Answ. These words not being in the Text, is his forgery also: for how else is my taking but the same liberty, forgery, and his doing the same thing, no forgery? But perhaps his Commission is with a non obstante, to pervert or falsyfie Scripture at his pleasure, and yet have the absolute promise of Christ still to be with him, to support and help him in that his Work.

How strangely hath he perverted the true meaning of this Text? For,

1. He cites the last words thereof, as if they had been intire and absolute, without dependence upon any precedent words.

2. The word [whatsoever] he leaves out, and also [them] which relates to the baptized dis­ciples; and instead thereof, he foysteth in [men] as if the teaching last mentioned in the Text, had relation to men in general, and un­converted; whereas it is confined onely to the baptized Disciples; that they being con­verted and baptized, should then be taught to observe all things whatsoever Christ had com­manded those eleven Disciples; and according­ly R. B. himself hath opened (and given the sense of) this very Text in his book of Infi­delity, Part 4. page 40.

And nothing in Scripture is more evident, then that Christ after his Resurrection com­manded these eleven not to go out in the ex­ercise [Page 21] of their Ministery and preaching of the Gospel for the converson of men to the faith, until they were indued with power from on high, telling them that they should be so in­dued when the Holy Ghost was come upon them, Luk. 24. 49. Act. 1. 4, 5, 8. And as these were commanded by Christ, so they according­ly stayed and waited, until they received this power, before they went forth.

Now if R. B. had been disciplized and ba­ptized by any of these Eleven, or by any true Ministery succeeding them; he ought and un­doubtedly should have been taught the very same Lesson, viz. to stay until he had been in­dued with like power from on High, as these Eleven did; and who had run before they had been sent, (as R. B. hath done) if they had not so stayed.

Multitudes are the Scriptures throughout his first and second sheet, which he forceth against their genuine sence to do him Divine Service, in up-holding the Ministery he pleads for.

In his first sheet, page 4. he brings in for that purpose, Christs speech in Luke 10. 16. He that heareth you, heareth me; and he that despiseth you, despiseth me; and he that despiseth me, despiseth him that sent me.

Answ. These words were spoken by Christ to the twelve Disciples, Chap. 9. 1. and to the seventy, Chap. 10. 1. VVhom he sent out to preach, giving them power over all devils and diseases, and to do other miraculous works, to attest the truth of their Mission and Message, as is to be seen, [Page 22] Chap. 9. 1, 2, 6. and Chap. 10. 9, 17, 18, 19. Charging them to take nothing for their journey; neither staves, shooes, scrip, bread, purse nor money: giving them also, other special directions for their behaviour wheresoever they came, Chap. 9. 3, &c. Chap. 10. 3, &c.

Now although these words of Christ were truly applicable to these, to whom they were spoken, and to all others succeeding them, un­to whom God should himself in like manner bear witness by such mighty works; yet are they not applicable to any others to whom God bears no such witness: The Reason is, because their preachings being evidently wit­nessed by God himself to be truth, it was, and might therefore be truly said of such, He that believed not them, made God a lyar: And also to such, He that heareth you, heareth me, &c.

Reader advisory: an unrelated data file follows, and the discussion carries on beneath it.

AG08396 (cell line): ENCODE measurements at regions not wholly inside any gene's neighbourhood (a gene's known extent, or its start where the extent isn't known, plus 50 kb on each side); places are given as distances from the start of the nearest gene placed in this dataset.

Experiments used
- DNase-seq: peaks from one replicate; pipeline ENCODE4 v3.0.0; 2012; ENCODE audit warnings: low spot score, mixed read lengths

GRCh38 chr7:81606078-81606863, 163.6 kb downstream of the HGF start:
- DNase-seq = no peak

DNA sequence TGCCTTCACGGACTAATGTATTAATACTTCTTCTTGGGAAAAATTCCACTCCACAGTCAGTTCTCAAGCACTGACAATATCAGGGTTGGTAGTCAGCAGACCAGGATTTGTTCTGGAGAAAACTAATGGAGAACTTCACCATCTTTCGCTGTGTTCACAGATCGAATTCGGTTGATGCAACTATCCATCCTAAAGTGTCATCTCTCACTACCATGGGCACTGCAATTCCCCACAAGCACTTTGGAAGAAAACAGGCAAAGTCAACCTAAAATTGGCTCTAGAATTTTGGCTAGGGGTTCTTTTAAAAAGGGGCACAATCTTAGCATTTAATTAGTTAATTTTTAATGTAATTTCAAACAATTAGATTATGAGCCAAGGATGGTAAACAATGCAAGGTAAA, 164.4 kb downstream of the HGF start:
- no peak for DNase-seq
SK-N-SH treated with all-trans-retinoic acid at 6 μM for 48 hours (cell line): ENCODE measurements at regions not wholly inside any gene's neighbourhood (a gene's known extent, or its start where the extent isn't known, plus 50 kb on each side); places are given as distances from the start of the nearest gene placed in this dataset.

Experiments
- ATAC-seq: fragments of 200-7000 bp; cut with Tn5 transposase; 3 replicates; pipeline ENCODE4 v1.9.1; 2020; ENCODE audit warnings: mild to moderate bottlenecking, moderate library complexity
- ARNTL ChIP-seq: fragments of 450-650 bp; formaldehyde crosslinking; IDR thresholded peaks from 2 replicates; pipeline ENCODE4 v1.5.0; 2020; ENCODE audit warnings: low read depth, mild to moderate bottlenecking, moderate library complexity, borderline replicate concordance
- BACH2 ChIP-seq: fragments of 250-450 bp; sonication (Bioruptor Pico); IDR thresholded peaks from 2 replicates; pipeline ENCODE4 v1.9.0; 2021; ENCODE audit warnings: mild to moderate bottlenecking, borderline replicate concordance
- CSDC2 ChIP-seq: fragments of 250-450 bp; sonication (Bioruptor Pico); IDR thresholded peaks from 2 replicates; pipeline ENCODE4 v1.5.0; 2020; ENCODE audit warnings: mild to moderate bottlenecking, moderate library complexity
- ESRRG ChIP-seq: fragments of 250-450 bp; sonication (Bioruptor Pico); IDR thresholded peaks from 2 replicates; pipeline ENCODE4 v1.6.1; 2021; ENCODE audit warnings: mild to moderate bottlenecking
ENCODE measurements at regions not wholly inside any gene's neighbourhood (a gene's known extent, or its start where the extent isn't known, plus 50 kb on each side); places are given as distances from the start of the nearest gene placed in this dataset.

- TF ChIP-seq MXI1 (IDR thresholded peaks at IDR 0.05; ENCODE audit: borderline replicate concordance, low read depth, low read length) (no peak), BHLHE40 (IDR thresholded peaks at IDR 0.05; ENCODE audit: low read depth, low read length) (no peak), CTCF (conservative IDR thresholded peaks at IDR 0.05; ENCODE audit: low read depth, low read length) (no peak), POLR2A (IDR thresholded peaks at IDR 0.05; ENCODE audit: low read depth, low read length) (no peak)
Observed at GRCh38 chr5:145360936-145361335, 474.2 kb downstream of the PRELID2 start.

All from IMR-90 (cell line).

Yet it is no more true nor appliable to the preachings of R. B. nor of any of the Ministers he pleads for, coming without such Divine E­vidence, then it is to the Preachings of the Jesuites, or of any other, coming without such Divine Evidence to attest the truth of their Mission or Message.

And strange it is, to see with what seeming Zeal R. B. seeks notwithstanding to maintain the Ministers of the Reformed Churches to be truly Called, and divinely Ordained the Ministers of Jesus Christ, and to be such as they to whom Christ said, He that heareth you, heareth me, &c. whenas he himself makes bold very much, and in many things, to contradict and gain-say very many of their Doctrines, [Page 23] which they preach as from God, to the people. How would he take it to be charged for his so doing, with a despising of Christ, and of God, and with making God a Lyar? would he (think you) submit unto it, confess and repent there­of, as of his great and haynous sin? or would he not rather think him that should so charge him, to be some Fool or Mad-Man, for his la­bour?

And in page 8. of his second sheet, how strangely and untruly doth he expound and ap­ply the Kingdom and Reign of Christ over the House of Jacob for ever; making this to mean the Gentile-Christian Church in this World; and from the endlesness of that King­dom of Christ mentioned in Luk. 1. 33. and in other Scriptures of like import (there cited by him) he would prove the endlesness of a true Ministry, and Christian Church upon Earth, in this world; asserting the Ministers of the Re­formed Churches to be the ordinary and true Ministers of Christ, continued by him since the extraordinary Ministry ceased; and the refor­med Churches to be that his Kingdom and House of Jacob, over which, Christ by these his Officers reigns for ever.

And this he indeavours to prove by many Arguments, from the Third Proposition in the seventh Page, to the end of his Book: Argu­ing in the eleventh Page thus: Either these Pastors of the Reformed Churches are the true Ministers of Christ, or else there are none such visible in the world: but there are such visibly and certainly in the VVorld, else there is no Church.

Answ. I must here confess, that I never so well knew as now I do, what was meant by the Presbyterial Discipline and Church-Go­vernment; which they so much, so long, and so eagerly have pursued and sought to be esta­blished amongst us, and are yet restless to get it up. Yet I have heard of their Horning men in Scotland (for their not conforming to the Worship, Discipline and other their hu­mane Inventions) even to the utter ruine of the Men, their Wives and Children.